A family of genes located in a largely hidden part of the human genome may be associated with autism symptom severity, according to scientists at the University of Colorado (CU) Anschutz Medical Campus.
The findings, published in the American Journal of Psychiatry, could lead to new insights into autism spectrum disorder (ASD) and eventually lead to clinical therapies for individuals with the condition.
The researchers discovered that the critical genes, known as the Olduvai family, are in a part of the human genome that is so complex and difficult to study that it has gone without investigation by conventional genome analysis methods.
The researchers, led by James Sikela, Ph.D., a professor in the department of biochemistry and molecular genetics at the CU School of Medicine, analyzed the genomes of people with autism and found that, as the number of copies of Olduvai increased, the severity of autism symptoms became worse.
While the Sikela lab has shown this same trend previously, the finding has not been investigated by other researchers due to the complexity of the Olduvai family.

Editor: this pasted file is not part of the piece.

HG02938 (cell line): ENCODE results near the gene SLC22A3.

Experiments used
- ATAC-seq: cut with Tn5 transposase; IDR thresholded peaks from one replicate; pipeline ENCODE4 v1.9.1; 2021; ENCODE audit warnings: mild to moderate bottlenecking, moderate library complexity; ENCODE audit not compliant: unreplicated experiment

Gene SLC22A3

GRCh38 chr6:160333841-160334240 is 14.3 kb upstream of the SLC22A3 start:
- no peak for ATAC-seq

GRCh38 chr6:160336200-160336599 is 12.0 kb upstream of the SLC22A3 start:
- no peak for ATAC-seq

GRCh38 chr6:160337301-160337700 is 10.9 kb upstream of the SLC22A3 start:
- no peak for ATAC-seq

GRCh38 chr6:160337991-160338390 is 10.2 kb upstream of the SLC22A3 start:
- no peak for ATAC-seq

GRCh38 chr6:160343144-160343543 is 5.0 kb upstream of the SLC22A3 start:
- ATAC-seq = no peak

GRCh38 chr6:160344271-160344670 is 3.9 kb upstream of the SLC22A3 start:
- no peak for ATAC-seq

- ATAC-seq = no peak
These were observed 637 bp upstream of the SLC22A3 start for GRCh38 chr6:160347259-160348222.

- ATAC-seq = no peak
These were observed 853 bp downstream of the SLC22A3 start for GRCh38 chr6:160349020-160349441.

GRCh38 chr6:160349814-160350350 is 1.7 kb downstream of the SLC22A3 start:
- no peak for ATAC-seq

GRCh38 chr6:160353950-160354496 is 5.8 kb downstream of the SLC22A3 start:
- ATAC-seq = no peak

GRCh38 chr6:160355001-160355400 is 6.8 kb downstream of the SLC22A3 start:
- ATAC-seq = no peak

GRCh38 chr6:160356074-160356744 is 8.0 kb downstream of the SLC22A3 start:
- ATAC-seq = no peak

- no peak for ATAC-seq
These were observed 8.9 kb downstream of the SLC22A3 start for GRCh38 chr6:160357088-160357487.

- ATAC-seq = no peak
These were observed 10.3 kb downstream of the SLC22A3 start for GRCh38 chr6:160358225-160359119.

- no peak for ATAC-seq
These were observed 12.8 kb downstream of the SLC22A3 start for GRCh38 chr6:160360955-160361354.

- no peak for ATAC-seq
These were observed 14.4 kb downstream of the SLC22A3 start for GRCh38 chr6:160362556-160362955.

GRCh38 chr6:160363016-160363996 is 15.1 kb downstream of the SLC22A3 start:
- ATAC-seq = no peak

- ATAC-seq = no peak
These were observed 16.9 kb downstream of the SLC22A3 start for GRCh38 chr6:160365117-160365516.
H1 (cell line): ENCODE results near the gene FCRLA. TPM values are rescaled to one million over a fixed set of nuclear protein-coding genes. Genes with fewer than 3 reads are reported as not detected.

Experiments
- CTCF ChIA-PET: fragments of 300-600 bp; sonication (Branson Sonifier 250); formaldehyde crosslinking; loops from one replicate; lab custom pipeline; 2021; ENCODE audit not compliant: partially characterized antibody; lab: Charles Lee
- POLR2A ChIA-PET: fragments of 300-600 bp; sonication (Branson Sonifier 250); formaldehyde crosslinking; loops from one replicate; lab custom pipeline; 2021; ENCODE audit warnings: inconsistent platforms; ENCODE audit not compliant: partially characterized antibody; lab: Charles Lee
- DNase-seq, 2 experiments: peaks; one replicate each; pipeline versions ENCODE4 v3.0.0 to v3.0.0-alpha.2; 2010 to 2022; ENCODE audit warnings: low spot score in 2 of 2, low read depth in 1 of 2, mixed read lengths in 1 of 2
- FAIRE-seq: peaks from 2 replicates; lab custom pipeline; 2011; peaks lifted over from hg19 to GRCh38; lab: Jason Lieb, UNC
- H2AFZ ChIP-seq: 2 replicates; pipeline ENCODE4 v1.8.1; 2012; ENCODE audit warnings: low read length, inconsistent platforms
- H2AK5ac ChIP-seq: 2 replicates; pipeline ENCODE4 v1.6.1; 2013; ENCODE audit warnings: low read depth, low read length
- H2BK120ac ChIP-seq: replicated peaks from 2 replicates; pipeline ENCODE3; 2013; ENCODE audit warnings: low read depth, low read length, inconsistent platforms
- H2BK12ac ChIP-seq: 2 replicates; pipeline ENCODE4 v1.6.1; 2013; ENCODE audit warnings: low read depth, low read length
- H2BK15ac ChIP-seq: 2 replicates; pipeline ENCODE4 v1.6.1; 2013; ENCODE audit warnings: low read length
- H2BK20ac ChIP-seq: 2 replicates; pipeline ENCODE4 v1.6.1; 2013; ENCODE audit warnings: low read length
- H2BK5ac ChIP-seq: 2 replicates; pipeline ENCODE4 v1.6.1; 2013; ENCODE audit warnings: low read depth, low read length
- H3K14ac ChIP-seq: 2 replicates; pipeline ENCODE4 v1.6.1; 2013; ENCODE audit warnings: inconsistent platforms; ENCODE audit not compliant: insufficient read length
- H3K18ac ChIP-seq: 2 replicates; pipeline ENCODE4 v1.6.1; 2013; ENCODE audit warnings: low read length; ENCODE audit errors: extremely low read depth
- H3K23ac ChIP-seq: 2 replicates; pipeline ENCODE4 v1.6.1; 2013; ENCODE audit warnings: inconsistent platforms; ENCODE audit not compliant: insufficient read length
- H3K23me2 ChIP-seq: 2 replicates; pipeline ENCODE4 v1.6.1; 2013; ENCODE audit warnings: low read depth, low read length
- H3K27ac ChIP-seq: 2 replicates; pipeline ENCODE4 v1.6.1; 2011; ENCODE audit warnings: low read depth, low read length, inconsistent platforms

“It took us several years to develop accurate methods for studying these sequences, so we fully understand why other groups have not joined in.” Sikela said. “We hope that by showing that the link with autism severity holds up in three independent studies, we will prompt other autism researchers to examine this complex family.”
In order to provide more evidence that the Olduvai-autism link is real, the research team used an independent population and developed a different, higher resolution measurement technique. This new method also allowed them to pinpoint which members of the large Olduvai family may be driving the association.
Though autism is believed to have a strong genetic component, conventional genetic studies have come up short in efforts to explain this contribution, Sikela said.
“The current study adds further support to the possibility that this lack of success may be because the key contributors to autism involve difficult-to-measure, highly duplicated and highly variable sequences, such as those encoding the Olduvai family, and, as a result, have never been directly measured in other studies of autism,” Sikela said.